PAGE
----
"Free Matter for the blind"
That is what Lil Gs recent deliveries look like.
Please forgive me while I continue to process this.
A diagnosis of Down Syndrome is one thing,
But the diagnosis of Legally Blind.
A whole new ball game.
Don't get me wrong.
It hasn't changed much in "parenting 101".
I am just amazed at what this looks like.
You know, services that are a "legal right".
I have been trying to move full steam ahead
Making phone calls, sending e-mails.
Today I had a nice whirlwind conversation with someone at NFB.
(NFB- National Federation of the Blind)
It was very enlightening.
She confirmed my gut instincts.
And I don't even like when the thought comes to mind,
Much less sharing it.
Thankfully I didn't have to.
She knew, she has worked as a special Education teacher
and as a teacher for the visually impaired.
She could voice what I couldn't even allow myself to think.
It's all about perceptions,
If my beautiful little girl had one diagnosis,
It would certainly be an uphill battle.
Any of my fellow bloggers that still might happen to read my posts
with a child that has DS can attest to this fact.
But the fact of the matter is that she has three.
Line them up in a row.....
Well, now I understand their shock and amazement
When I nonchalantly mentioned she knew 400 ASL signs
And used them fluently.
How shocking that a little girl with English as her second language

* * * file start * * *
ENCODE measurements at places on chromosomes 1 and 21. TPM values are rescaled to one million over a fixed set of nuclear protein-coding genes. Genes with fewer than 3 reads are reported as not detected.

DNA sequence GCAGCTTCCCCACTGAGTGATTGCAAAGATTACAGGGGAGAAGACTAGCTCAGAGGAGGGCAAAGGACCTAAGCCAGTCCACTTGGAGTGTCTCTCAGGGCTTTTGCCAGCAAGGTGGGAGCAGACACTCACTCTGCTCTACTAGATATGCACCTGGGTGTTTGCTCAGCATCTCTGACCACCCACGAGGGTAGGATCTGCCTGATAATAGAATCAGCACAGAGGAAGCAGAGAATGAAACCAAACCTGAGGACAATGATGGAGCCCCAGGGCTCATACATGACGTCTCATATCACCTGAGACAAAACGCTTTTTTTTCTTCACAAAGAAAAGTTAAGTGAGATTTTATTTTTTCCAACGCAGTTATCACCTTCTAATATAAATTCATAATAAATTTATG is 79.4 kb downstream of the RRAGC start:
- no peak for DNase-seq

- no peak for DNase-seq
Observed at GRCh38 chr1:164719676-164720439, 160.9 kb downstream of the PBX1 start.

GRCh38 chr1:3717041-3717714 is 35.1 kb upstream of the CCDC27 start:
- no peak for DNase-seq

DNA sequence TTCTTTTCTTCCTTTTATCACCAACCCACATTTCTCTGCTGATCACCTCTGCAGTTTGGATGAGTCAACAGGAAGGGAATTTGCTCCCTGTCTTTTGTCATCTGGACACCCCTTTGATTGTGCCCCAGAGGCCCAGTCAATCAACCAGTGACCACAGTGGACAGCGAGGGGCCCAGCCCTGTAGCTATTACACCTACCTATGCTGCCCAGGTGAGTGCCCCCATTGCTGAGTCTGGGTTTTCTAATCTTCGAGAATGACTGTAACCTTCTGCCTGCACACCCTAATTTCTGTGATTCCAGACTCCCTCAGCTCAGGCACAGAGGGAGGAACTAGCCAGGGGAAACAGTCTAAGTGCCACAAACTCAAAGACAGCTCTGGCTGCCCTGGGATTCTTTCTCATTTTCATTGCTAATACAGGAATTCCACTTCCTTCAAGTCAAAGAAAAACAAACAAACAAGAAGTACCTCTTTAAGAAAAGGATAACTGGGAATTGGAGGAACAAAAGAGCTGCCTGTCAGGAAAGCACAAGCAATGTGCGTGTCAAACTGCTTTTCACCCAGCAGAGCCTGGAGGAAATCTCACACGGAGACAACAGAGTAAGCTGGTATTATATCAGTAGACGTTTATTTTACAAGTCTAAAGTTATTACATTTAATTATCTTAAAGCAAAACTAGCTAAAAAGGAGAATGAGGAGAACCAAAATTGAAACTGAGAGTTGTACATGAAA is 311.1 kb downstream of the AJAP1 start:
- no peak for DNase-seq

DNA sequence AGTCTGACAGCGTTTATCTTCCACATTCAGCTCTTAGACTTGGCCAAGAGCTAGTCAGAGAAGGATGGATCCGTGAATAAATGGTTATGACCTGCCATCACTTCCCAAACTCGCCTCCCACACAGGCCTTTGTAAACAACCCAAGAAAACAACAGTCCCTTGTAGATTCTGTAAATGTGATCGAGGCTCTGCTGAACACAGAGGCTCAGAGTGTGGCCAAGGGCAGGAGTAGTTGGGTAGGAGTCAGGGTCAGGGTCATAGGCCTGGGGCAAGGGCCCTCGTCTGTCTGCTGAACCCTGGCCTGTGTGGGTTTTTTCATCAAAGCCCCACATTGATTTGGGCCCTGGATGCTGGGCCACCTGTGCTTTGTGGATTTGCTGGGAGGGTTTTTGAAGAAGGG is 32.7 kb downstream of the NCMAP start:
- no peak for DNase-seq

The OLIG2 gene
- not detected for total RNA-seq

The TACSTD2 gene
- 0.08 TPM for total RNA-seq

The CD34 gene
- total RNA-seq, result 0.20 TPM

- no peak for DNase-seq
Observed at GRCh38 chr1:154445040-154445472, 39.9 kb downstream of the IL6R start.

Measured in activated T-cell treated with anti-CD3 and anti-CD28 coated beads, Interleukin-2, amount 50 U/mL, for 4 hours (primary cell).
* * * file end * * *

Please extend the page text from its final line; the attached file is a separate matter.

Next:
A little girl with epilepsy
And Down syndrome
And that is legally blind
Could possibly accomplish such a feat?!
gasp! In two years no less!
Then in the same breath they tell me she is better off in their public school setting.
With trained professionals.
Please excuse my sarcasm.
Lets just say I am prepared to feel underwhelmed with the services they might decide to offer.
"Braille?! You would need a letter from her Dr stating her vision would worsen for us to consider that. " What?! Let me get this right she has only 10% of the vision the rest of us have. It has to worsen? "We will do the evaluations in her home environment where she is most comfortable to determine if she needs Orientation and mobility." ( learning to become independent in unfamiliar surroundings and how to use a cane.)
Let me tell you that she gets around pretty well for a "poor little blind child".
She's had her fingers shut in doors enough times and fallen and skinned her knees enough to learn how to avoid that scenario. But put her in a crowded mall, or walking on a sidewalk, she can't assume the lines or variance means nothing. She needs to be holding a hand or hear the words,"it's okay. " to know its just a pattern.
I will continue to march forward.
With or without their help or approval.